By the mid-sixteenth century, learned audiences knew how to read ichnographic plans and appreciated them on a technical level. If Tolomei's words can be taken as an indication, some were even beginning to ascribe them an aesthetic value, for they too could provide a "semblance or image of beauty" in the context of representing ancient Rome. Bufalini must have been banking on these factors when he published his map for an audience of scholars. In the text panel at the lower-left margin of the plan, he addressed his audience directly, speaking proudly of his accomplishment (and struggling to use Latin, the language of the learned elite). To the viewer he offered no less than Rome herself, "the most beautiful of all things, and [her] twin … united and resurrected. The city which today is inhabited, he has placed before your eyes: except that he has added also the old [city], once mistress of the whole world, brought back as if from the grave." [n. 33]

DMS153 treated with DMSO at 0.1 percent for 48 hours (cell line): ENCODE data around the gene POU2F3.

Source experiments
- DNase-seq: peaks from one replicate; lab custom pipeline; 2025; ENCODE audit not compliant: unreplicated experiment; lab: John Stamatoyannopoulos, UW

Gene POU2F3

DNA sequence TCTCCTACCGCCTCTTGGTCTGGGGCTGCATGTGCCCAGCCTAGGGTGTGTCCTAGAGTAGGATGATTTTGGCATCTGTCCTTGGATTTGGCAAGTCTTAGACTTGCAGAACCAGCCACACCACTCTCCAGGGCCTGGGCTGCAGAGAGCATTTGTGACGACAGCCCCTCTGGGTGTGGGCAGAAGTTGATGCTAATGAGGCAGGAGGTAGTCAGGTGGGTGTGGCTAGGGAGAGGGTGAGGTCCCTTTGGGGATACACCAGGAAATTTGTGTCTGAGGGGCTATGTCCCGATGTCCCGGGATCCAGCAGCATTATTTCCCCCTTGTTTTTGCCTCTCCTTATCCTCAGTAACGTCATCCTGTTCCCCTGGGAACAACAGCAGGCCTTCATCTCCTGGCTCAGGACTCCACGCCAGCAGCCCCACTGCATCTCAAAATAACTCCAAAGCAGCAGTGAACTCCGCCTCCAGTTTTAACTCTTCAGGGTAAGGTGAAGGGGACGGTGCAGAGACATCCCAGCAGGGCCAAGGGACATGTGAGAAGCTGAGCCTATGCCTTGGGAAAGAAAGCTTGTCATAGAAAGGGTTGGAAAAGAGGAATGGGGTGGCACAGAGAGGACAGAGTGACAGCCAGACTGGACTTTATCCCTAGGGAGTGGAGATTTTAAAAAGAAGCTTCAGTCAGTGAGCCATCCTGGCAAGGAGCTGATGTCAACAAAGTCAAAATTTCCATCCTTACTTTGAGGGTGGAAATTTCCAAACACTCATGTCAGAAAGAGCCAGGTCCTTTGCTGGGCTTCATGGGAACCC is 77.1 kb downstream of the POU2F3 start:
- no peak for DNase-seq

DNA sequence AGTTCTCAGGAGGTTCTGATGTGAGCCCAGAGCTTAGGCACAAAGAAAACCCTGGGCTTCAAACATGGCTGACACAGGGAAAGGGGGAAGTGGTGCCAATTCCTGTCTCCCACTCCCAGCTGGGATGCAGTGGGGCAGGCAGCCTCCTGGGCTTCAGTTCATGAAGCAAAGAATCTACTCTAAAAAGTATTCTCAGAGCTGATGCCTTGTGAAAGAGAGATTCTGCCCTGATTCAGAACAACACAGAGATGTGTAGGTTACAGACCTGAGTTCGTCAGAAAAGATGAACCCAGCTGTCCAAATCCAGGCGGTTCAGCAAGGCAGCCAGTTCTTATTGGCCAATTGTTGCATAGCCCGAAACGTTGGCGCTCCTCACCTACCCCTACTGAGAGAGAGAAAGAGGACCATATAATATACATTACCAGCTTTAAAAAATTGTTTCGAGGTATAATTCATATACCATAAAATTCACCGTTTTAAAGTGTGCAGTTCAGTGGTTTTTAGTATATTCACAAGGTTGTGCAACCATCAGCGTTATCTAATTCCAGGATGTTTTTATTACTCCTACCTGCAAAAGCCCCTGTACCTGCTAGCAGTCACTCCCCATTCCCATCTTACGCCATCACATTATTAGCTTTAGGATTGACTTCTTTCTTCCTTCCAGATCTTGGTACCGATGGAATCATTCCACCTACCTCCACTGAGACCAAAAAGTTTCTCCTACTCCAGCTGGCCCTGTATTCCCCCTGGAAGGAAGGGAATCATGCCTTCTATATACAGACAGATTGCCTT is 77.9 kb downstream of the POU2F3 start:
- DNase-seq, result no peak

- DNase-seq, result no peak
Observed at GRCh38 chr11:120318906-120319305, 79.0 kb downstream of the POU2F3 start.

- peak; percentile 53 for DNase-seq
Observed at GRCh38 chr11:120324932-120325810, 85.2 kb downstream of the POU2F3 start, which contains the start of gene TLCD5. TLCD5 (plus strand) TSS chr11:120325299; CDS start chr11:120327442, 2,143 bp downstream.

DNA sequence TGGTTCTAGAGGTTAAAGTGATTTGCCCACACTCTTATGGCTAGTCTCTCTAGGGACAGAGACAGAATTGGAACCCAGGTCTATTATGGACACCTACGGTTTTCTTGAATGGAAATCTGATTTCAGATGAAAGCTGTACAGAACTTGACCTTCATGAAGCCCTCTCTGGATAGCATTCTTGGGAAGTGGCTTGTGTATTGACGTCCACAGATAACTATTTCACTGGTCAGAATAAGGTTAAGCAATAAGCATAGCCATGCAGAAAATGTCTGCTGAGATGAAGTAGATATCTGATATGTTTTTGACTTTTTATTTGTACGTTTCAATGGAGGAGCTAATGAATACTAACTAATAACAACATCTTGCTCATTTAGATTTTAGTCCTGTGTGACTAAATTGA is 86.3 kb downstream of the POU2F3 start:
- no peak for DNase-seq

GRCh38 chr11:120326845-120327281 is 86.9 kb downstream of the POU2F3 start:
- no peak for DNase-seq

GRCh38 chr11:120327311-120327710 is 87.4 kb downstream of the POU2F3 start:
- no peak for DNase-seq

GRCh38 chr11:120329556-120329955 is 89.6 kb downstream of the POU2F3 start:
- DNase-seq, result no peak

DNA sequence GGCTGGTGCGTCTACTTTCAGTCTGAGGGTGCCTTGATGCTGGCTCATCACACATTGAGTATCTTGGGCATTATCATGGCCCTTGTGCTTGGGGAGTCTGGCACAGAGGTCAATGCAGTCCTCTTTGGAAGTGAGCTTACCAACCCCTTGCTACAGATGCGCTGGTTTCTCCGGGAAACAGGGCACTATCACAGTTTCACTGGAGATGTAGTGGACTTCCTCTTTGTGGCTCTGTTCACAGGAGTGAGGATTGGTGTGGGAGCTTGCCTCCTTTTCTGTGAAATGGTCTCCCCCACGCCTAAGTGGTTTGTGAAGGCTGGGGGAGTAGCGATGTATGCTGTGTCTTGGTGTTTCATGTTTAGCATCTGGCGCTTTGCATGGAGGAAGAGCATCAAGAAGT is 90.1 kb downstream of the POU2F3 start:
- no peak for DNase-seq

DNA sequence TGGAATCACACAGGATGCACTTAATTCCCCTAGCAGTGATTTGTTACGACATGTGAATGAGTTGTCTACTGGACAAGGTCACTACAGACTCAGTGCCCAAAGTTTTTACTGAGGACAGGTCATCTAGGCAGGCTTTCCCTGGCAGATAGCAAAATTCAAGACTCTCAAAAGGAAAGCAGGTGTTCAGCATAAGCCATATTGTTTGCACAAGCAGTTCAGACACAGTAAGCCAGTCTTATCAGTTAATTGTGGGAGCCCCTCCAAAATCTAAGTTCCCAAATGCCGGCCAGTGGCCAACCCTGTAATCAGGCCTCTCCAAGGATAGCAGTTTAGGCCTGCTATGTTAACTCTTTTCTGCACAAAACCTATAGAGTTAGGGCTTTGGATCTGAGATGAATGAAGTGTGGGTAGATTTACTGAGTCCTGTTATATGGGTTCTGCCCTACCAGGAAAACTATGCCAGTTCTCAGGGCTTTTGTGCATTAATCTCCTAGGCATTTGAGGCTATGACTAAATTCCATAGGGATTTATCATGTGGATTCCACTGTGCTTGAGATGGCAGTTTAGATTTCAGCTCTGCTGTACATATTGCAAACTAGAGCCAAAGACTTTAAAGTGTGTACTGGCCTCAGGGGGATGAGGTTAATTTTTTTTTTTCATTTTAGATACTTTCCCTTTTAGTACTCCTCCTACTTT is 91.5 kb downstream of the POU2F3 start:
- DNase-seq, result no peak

[33] "… omnium rerum pulcherrimum se dare credit Romam scilicet et hanc geminam: neque enim satis tibi factum duxit, redivivam istam unam quae hodie colitur ante oculus posuisse: nisi veterem etiam, totius olim orbis dominam…"